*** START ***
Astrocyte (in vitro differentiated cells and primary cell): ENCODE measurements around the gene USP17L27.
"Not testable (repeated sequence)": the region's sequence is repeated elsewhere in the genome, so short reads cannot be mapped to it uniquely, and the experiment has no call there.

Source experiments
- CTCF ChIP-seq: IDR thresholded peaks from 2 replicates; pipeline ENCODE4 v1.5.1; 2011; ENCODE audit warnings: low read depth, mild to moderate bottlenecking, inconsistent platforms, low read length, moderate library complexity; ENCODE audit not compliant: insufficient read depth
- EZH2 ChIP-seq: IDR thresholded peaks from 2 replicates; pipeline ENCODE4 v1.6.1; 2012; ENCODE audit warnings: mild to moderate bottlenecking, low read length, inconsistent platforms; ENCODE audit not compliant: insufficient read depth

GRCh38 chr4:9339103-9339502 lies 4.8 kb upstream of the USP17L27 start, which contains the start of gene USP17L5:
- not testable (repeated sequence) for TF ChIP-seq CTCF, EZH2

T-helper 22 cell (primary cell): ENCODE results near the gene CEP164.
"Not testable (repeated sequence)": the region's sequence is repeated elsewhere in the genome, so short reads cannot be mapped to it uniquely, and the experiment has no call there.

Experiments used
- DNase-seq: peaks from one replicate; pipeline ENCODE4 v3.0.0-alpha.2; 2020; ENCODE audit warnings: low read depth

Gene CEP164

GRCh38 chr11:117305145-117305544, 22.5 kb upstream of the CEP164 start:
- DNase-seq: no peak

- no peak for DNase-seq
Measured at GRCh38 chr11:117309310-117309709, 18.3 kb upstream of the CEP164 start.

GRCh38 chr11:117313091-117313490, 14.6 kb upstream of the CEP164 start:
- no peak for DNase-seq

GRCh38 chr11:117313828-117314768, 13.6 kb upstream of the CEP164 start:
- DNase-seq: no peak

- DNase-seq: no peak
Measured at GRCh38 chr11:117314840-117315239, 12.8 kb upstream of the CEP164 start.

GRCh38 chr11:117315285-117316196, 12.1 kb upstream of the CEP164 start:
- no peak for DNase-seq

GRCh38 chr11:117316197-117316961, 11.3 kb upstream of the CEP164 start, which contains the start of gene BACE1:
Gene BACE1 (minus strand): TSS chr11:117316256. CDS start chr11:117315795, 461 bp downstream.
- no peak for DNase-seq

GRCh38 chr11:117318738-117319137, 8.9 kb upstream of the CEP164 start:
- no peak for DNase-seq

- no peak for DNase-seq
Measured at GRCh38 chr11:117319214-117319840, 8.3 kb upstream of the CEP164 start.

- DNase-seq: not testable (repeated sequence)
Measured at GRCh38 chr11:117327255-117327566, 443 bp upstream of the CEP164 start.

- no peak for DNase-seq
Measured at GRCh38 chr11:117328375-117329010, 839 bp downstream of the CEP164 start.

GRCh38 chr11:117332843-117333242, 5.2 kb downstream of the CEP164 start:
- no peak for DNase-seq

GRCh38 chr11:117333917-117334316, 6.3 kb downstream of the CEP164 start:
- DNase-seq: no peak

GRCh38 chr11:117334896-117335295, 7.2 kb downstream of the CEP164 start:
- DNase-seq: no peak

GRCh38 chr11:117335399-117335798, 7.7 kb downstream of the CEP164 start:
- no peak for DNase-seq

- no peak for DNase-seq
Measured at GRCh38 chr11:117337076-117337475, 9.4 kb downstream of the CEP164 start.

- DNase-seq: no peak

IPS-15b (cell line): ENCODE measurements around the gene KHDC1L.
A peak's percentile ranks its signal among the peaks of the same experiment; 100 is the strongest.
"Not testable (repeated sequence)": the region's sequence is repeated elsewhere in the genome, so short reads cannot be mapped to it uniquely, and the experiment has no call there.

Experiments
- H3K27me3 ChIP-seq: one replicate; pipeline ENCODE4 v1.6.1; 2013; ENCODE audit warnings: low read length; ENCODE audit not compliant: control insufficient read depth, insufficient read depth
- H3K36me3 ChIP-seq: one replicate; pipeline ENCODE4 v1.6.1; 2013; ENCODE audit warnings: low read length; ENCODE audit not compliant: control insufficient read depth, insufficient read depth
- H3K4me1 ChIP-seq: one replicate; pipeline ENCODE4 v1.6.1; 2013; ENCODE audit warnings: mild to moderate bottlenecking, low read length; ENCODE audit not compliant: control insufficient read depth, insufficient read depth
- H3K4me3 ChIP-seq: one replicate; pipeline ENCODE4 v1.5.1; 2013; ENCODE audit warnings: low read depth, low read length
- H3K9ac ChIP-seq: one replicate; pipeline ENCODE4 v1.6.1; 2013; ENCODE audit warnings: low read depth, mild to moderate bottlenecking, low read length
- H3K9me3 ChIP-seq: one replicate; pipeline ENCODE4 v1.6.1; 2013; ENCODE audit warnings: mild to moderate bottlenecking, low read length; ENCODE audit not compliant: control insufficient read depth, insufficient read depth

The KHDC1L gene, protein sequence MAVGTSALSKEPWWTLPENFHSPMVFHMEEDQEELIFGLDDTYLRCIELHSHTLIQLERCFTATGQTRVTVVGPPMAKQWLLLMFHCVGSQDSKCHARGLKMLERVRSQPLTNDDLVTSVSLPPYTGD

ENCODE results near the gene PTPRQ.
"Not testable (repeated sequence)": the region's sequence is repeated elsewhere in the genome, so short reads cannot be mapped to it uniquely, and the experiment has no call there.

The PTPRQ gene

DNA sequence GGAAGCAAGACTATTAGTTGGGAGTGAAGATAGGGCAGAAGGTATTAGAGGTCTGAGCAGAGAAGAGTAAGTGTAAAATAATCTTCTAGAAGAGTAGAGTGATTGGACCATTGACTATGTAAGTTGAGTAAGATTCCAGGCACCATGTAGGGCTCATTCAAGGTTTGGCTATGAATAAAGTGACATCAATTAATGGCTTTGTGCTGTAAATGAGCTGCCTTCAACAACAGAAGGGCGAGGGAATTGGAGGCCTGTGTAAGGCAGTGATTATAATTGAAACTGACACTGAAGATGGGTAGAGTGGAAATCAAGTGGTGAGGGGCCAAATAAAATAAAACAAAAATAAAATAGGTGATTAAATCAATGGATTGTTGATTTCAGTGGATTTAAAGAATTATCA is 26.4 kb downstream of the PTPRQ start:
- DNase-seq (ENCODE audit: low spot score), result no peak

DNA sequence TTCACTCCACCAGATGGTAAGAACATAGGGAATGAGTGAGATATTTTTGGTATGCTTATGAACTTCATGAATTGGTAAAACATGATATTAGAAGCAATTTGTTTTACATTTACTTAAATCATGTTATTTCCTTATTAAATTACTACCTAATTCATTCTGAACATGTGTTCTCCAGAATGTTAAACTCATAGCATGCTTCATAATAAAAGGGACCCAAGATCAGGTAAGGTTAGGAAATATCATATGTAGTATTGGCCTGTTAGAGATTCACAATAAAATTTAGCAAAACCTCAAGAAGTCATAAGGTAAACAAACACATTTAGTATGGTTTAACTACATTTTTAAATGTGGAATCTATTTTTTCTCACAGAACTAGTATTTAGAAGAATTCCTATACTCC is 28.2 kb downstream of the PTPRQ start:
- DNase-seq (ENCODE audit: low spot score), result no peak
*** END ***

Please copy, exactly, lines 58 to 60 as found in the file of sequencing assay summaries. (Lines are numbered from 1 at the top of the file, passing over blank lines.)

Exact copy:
ENCODE results near the gene PTPRQ.
"Not testable (repeated sequence)": the region's sequence is repeated elsewhere in the genome, so short reads cannot be mapped to it uniquely, and the experiment has no call there.

The PTPRQ gene